Journalists in Uganda have been urged to promote rural community stories through reporting that enhances the development of the country.
’’Don’t report stories in urban centers only, but also in rural communities. The media should not wait for disasters to happen before paying attention to rural areas. Rural communities go through a lot of challenges, including the quality of education, healthcare and crime, among others. However, such stories aren’t reported about,’’ Media Challenge Initiative chief executive officer, Mr Abaas Mpindi said during the national media dialogue on education at their head offices in Ggaba, Kampala.
The dialogue organised by Media Challenge Initiative and DW Akademie intended to provide a platform to government, civil society organizations and the media stakeholders in attendance to share, learning and explore opportunities for consolidating gains and addressing challenges in the education system.
“In Uganda, 1 out of 10 school children didn’t report back to school in January 2022 after schools were closed for two years because some were forced into early marriages, while others got pregnant. If such stories can be reported about, it can reduce the number of school drop-outs in the country,” Mr Mpindi said.
He added that “we should not wait for disasters to see stories from places such as Karamoja, but should point out some of the good things that happen in those communities too, such as how people in those areas are solving the challenges they are facing.”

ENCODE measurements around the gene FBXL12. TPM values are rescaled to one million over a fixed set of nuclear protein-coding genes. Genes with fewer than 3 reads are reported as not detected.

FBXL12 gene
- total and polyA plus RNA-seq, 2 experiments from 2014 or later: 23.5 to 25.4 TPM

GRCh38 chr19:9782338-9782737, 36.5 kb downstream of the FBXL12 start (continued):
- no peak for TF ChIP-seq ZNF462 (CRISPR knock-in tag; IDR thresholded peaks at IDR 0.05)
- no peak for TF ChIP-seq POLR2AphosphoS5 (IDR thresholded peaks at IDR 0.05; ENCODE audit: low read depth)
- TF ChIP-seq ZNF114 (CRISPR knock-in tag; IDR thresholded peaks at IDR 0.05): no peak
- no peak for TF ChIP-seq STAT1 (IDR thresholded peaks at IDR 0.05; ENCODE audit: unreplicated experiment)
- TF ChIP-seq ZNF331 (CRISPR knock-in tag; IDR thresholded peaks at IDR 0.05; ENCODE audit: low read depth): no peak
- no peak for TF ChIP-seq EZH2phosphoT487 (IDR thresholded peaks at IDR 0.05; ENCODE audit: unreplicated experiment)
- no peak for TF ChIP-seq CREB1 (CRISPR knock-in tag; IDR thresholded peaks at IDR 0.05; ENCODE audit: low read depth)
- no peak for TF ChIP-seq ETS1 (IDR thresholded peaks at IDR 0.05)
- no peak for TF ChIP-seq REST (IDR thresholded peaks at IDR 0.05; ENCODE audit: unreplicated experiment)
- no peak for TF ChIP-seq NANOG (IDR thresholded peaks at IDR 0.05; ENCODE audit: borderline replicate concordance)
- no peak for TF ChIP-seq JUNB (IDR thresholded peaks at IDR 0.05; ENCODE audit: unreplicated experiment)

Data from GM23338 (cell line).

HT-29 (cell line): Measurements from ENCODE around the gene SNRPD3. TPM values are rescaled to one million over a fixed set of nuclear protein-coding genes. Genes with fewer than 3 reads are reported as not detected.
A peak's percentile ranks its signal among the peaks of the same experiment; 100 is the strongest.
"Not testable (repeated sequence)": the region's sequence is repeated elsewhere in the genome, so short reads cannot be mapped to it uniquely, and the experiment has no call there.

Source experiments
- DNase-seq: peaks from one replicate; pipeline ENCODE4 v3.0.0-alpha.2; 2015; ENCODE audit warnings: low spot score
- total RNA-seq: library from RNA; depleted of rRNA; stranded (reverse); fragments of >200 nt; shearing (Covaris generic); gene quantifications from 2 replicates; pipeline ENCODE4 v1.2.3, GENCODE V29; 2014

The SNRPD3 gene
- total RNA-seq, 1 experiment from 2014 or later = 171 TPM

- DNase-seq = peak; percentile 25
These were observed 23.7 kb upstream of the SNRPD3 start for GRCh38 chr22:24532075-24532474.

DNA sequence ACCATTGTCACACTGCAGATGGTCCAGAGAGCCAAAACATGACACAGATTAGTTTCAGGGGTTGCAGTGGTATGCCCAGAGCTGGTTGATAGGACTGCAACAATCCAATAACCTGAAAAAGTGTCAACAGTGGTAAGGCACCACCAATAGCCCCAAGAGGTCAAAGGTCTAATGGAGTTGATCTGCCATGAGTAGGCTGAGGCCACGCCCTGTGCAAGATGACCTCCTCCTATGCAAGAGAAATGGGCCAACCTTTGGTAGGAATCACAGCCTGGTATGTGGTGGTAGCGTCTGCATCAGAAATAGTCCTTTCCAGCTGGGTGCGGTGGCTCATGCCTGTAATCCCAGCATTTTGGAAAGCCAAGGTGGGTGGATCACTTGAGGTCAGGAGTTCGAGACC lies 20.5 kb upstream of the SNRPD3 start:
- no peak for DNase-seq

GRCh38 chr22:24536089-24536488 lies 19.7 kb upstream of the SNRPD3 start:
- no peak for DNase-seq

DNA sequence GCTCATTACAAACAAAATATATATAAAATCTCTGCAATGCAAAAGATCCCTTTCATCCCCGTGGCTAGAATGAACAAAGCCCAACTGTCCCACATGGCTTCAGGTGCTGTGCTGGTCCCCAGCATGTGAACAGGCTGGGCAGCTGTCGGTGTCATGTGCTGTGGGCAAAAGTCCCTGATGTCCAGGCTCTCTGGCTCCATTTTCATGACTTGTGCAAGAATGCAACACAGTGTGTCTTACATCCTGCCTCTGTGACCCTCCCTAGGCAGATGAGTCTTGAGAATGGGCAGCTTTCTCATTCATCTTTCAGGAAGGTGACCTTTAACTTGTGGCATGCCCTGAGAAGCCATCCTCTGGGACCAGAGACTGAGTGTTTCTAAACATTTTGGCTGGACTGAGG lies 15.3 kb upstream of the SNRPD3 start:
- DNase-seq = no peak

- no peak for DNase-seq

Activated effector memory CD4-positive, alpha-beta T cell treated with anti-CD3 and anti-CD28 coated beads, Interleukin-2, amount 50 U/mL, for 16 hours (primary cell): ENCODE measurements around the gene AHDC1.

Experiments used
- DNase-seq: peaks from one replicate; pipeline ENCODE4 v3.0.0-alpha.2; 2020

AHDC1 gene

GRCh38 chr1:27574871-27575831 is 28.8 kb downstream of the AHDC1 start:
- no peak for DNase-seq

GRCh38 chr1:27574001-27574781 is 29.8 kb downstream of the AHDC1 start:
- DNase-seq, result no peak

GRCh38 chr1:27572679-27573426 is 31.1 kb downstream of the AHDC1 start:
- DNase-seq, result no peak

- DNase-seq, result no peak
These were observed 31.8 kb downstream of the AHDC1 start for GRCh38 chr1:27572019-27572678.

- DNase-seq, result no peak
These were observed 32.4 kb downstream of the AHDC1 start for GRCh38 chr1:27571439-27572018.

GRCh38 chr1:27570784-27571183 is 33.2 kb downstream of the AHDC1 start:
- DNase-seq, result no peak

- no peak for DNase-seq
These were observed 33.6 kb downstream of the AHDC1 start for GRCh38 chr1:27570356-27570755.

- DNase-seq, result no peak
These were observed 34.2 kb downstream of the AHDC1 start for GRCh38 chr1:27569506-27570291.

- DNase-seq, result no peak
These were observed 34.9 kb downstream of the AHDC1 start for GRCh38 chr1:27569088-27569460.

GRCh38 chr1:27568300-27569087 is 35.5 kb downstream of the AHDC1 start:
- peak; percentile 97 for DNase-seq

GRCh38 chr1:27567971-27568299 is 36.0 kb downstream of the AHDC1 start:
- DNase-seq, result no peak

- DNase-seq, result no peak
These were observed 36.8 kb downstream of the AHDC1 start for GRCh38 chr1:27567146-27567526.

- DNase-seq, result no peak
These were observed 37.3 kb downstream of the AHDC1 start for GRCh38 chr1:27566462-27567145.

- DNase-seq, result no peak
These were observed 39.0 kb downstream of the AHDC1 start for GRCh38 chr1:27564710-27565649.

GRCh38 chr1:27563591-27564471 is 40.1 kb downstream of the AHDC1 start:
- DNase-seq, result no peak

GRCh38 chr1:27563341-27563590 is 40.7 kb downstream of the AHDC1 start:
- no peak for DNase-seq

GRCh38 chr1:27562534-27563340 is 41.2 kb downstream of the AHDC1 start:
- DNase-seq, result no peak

It was noted during the meeting that 72 percent of children in public schools (from P3-P7) cannot read or comprehend a primary two level story and over 60 percent of children who enroll in primary school drop out before completion.
Mr Filbert Baguma, the general secretary Uganda National Teachers Union (UNATU), urged the government to follow up on schools in relation to how teachers conduct lessons and on the performance of students.
“Continued participation in such stakeholder engagements will enable stakeholders to establish more challenges and devise appropriate solutions,” he argued.
During the dialogue, some journalists pointed out limited resources being one of the major frustrations to covering rural community stories.
“The media houses we work for don’t have enough resources to facilitate us to cover community stories. Therefore, you may find that the money incurred while pursuing a particular story is even more than what you’ll be paid for the same story” one of the journalists said.
Another journalists added: “Also, some community leaders aren’t cooperative so we find it hard to get the information needed. For example, during Covid-19 outbreak many girls were impregnated but some of the parents and leaders declined to divulge such information which makes our work challenging.”
Transportation challenges was another issue highlighted during the dialogue, given that such stories happen in far rural areas which are hard to reach.